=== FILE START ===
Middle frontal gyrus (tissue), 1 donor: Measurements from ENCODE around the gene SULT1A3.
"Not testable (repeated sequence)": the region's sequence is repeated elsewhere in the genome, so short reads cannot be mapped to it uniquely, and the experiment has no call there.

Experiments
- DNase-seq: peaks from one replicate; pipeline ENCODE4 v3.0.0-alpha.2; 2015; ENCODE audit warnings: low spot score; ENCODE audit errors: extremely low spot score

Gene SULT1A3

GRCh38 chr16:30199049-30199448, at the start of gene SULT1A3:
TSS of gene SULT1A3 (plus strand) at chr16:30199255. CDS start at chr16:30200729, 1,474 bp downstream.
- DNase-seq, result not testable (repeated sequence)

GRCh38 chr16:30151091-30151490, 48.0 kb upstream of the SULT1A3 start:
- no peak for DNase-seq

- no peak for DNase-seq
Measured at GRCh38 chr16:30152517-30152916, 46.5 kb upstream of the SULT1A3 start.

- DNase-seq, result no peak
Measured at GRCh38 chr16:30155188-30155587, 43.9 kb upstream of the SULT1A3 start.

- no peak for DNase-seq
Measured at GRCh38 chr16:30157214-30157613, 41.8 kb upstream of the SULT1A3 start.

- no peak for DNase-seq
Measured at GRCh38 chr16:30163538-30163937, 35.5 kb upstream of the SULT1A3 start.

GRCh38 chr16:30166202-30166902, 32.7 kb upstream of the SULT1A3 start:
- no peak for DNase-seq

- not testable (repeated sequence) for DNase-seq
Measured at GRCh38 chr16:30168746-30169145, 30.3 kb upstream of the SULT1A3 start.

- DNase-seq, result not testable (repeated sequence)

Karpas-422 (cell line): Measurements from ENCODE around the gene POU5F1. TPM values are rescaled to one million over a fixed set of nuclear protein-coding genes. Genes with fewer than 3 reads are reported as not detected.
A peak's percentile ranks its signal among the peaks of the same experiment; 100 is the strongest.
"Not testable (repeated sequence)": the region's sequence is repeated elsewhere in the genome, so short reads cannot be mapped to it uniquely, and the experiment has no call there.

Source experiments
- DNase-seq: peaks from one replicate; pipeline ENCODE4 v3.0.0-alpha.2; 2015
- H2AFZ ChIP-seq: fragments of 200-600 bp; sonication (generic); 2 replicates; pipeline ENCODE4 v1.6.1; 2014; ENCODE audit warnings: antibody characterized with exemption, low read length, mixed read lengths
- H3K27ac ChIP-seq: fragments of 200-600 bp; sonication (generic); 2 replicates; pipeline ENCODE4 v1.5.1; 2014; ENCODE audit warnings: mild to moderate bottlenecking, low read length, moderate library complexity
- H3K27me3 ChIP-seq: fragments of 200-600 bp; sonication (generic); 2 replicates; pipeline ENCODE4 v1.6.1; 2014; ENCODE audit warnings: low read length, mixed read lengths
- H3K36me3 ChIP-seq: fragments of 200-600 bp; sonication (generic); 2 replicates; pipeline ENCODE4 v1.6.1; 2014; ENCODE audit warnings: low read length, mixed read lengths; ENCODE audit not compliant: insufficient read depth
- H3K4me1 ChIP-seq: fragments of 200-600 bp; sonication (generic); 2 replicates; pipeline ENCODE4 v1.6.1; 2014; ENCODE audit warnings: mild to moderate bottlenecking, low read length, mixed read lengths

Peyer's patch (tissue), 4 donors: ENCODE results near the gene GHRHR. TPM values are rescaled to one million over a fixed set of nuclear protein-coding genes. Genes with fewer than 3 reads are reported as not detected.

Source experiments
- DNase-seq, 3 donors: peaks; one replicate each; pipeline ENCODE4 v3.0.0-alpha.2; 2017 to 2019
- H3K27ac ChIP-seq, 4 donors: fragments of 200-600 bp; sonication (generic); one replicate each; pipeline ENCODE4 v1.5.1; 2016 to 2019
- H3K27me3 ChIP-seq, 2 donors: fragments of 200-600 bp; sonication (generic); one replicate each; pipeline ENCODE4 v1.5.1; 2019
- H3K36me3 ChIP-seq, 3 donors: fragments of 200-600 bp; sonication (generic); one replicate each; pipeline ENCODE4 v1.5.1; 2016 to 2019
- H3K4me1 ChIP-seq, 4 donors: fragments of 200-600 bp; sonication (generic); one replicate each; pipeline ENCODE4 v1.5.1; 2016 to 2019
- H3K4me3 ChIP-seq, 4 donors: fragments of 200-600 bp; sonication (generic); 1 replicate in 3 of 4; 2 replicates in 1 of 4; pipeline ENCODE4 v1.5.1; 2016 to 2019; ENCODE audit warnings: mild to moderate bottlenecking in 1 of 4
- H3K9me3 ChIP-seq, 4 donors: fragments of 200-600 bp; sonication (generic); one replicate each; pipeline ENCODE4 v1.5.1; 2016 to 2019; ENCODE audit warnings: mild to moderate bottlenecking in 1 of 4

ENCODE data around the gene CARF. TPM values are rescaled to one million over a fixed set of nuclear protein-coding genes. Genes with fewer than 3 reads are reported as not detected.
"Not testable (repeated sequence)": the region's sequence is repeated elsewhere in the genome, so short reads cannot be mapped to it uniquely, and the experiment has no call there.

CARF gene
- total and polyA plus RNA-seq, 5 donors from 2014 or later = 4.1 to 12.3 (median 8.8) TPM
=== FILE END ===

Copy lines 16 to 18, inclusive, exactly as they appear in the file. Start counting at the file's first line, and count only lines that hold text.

Measured at GRCh38 chr16:30157214-30157613, 41.8 kb upstream of the SULT1A3 start.

- no peak for DNase-seq
Measured at GRCh38 chr16:30163538-30163937, 35.5 kb upstream of the SULT1A3 start.